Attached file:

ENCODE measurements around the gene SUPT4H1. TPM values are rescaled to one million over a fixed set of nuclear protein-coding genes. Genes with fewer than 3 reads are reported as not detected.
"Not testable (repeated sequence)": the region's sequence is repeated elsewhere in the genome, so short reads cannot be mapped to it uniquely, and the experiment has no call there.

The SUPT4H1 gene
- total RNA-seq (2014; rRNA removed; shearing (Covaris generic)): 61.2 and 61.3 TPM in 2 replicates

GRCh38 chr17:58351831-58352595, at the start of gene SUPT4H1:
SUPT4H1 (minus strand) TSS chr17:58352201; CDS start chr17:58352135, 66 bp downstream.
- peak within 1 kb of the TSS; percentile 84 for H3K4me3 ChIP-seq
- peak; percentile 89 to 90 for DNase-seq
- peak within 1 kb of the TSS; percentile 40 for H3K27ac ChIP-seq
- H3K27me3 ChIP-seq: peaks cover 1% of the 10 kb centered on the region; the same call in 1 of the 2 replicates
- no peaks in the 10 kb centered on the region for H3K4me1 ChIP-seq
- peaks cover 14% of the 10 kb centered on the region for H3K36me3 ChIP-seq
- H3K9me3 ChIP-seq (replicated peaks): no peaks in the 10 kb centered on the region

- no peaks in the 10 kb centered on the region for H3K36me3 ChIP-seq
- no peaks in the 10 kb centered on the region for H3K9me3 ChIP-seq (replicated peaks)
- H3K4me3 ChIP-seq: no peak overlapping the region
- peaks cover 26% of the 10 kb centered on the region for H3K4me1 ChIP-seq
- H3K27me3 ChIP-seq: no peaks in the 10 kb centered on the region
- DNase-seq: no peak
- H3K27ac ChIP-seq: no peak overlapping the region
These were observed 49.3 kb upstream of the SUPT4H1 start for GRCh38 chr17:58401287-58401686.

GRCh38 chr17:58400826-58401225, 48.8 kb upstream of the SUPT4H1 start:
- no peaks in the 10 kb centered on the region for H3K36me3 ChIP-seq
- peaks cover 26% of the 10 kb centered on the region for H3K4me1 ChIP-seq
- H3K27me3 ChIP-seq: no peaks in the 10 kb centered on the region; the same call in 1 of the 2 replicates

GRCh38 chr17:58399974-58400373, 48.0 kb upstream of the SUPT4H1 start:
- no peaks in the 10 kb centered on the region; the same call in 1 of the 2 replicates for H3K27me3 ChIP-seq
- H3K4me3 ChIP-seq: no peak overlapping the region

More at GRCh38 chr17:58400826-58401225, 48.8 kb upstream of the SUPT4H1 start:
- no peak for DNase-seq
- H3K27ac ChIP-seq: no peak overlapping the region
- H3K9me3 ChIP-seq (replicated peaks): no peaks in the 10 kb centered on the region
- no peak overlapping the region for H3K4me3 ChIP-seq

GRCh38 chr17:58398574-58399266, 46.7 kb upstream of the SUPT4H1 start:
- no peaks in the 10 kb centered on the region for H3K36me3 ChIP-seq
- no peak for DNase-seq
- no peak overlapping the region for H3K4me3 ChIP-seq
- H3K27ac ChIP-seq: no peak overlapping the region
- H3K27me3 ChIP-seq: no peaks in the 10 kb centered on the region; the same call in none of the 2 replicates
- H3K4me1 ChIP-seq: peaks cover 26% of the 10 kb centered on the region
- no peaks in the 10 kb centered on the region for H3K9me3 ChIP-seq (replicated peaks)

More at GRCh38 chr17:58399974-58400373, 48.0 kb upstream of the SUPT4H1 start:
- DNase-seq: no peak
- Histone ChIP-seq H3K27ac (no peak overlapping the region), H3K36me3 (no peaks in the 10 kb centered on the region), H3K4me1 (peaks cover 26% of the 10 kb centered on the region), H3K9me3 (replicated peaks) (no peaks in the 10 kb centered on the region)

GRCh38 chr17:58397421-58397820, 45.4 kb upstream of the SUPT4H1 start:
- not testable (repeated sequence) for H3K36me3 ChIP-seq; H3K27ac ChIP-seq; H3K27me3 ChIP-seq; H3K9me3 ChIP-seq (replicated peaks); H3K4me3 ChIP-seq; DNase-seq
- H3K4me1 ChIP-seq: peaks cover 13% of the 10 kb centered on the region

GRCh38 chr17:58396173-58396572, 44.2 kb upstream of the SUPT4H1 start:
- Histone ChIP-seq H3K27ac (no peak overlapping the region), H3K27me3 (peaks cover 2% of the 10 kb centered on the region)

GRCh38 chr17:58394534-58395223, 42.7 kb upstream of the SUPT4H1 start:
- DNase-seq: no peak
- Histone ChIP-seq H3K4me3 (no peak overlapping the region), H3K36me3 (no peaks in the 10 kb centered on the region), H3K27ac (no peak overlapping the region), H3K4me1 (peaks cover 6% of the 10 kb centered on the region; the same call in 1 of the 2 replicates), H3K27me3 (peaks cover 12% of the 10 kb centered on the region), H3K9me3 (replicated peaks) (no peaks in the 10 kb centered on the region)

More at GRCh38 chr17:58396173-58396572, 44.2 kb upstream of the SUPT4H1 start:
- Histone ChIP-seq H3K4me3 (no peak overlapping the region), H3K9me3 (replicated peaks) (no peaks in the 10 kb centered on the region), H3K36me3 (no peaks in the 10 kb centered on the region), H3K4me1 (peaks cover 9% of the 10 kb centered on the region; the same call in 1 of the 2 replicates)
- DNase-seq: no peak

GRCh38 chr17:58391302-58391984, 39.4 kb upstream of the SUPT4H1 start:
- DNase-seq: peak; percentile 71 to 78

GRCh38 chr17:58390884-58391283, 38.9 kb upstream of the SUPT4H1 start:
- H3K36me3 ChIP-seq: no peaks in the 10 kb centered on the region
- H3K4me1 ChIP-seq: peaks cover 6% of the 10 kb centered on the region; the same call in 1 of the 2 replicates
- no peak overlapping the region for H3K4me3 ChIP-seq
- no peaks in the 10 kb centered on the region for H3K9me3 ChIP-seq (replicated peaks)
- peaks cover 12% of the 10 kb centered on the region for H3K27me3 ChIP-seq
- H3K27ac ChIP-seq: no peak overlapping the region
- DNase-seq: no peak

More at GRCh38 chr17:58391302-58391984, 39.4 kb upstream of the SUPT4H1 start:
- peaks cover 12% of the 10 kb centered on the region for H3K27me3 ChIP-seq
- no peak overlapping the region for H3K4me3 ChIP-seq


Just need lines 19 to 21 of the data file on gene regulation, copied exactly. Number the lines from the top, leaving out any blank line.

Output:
- DNase-seq: no peak
- H3K27ac ChIP-seq: no peak overlapping the region
These were observed 49.3 kb upstream of the SUPT4H1 start for GRCh38 chr17:58401287-58401686.